Is it Finally Time For Us to Stop Watching The Bachelor?
"This show is like a cockroach—it’s un-killable."
History has been made! After 42 seasons of false promises, ABC has finally delivered the most dramatic season finale of a Bachelor franchise yet. This past week, millions of viewers tuned in to watch a women’s entire emotional life be completely destroyed — and despite our collective concern for her feelings, we couldn’t look away. Bachelor Arie Luyendyk Jr. brought his impressively uninteresting season of The Bachelor to a train wreck of an ending on Monday, when he told Becca K. — the woman he proposed to in the final episode — that he was breaking off their engagement to be with the runner-up, Lauren B. Bachelor Nation took a vote, and we decided: Arie is the worst. (A Minnesota politician has introduced a bill in attempts to ban Arie from Becca’s home state.)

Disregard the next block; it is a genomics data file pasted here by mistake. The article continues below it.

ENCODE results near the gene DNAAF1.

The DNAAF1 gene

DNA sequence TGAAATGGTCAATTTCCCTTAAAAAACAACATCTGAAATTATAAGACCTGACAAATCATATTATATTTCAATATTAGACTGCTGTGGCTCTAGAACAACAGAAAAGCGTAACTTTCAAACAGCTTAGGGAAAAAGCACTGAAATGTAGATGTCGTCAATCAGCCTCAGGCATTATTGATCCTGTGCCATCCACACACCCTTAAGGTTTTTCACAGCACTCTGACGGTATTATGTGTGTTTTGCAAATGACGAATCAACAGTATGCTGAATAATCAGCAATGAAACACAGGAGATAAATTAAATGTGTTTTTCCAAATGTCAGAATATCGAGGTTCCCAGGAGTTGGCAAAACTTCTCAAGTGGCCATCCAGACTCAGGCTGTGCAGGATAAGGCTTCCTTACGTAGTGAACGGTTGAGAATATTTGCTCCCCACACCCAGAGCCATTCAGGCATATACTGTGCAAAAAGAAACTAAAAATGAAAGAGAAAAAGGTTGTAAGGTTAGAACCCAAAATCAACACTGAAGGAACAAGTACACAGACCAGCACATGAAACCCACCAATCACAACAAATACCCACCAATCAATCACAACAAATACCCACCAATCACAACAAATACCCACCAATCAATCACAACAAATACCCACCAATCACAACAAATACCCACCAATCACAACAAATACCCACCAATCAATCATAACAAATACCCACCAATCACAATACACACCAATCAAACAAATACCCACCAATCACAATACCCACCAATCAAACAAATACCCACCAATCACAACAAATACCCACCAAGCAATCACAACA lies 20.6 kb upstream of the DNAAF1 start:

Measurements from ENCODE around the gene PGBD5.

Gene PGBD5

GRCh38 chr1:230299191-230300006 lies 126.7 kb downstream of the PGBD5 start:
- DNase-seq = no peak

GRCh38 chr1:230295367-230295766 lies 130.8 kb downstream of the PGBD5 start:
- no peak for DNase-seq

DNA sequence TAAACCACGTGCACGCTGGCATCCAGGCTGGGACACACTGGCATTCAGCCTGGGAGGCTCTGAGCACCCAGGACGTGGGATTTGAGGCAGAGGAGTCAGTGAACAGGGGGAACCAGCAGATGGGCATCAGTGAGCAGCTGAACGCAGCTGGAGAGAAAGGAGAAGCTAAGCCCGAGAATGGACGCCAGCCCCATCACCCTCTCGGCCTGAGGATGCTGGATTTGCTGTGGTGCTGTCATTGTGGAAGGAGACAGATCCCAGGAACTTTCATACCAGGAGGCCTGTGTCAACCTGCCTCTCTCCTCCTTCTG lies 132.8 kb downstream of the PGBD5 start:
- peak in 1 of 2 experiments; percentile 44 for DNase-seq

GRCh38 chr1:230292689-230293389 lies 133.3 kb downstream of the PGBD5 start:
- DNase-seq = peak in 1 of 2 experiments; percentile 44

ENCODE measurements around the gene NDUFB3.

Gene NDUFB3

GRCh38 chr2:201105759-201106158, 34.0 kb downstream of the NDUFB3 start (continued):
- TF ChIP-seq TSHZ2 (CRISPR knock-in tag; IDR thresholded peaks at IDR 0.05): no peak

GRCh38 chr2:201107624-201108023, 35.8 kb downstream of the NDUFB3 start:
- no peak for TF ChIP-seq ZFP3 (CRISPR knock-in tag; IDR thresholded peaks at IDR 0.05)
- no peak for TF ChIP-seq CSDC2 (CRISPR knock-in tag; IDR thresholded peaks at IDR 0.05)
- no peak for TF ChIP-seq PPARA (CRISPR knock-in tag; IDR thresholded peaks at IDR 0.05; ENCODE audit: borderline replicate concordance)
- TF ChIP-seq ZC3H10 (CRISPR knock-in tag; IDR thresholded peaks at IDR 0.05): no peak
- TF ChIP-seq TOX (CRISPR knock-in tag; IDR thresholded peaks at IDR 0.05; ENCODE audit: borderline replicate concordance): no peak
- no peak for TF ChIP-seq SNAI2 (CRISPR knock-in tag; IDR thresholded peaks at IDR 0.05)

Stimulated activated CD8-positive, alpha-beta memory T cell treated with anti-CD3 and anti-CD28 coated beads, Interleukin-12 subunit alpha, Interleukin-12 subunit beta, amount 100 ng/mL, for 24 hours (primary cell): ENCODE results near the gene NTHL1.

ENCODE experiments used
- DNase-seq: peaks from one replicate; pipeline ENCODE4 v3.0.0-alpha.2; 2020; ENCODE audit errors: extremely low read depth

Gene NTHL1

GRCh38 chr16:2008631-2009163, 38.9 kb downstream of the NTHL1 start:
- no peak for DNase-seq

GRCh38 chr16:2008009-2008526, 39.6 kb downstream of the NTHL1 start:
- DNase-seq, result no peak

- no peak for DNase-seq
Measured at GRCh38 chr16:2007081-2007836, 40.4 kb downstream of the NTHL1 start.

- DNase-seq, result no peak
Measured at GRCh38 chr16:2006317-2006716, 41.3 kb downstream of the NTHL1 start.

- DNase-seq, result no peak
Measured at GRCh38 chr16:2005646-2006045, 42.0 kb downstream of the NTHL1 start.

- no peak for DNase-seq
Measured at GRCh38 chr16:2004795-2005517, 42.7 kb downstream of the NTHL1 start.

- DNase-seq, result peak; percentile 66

But wait! The drama is just getting started. In a twist of
highly-produced entertainment fate, everything turned out alright. Becca was named the next Bachelorette — hence raising her odds of finding true love — and Arie found himself a new fiancé after proposing to Lauren. (On air. Obviously.)
The five-hour reality TV saga has been an emotional journey for everyone involved. To help process our complicated feelings, I employed the professional help of Suzannah Showler, Canadian writer and author of “Most Dramatic Ever.” As someone who wrote a whole book on why we love this televised romance-factory, she’s earned herself the title “Bachelor scholar.”
What are your thoughts on Monday night’s finale? Was this truly the most dramatic episode ever?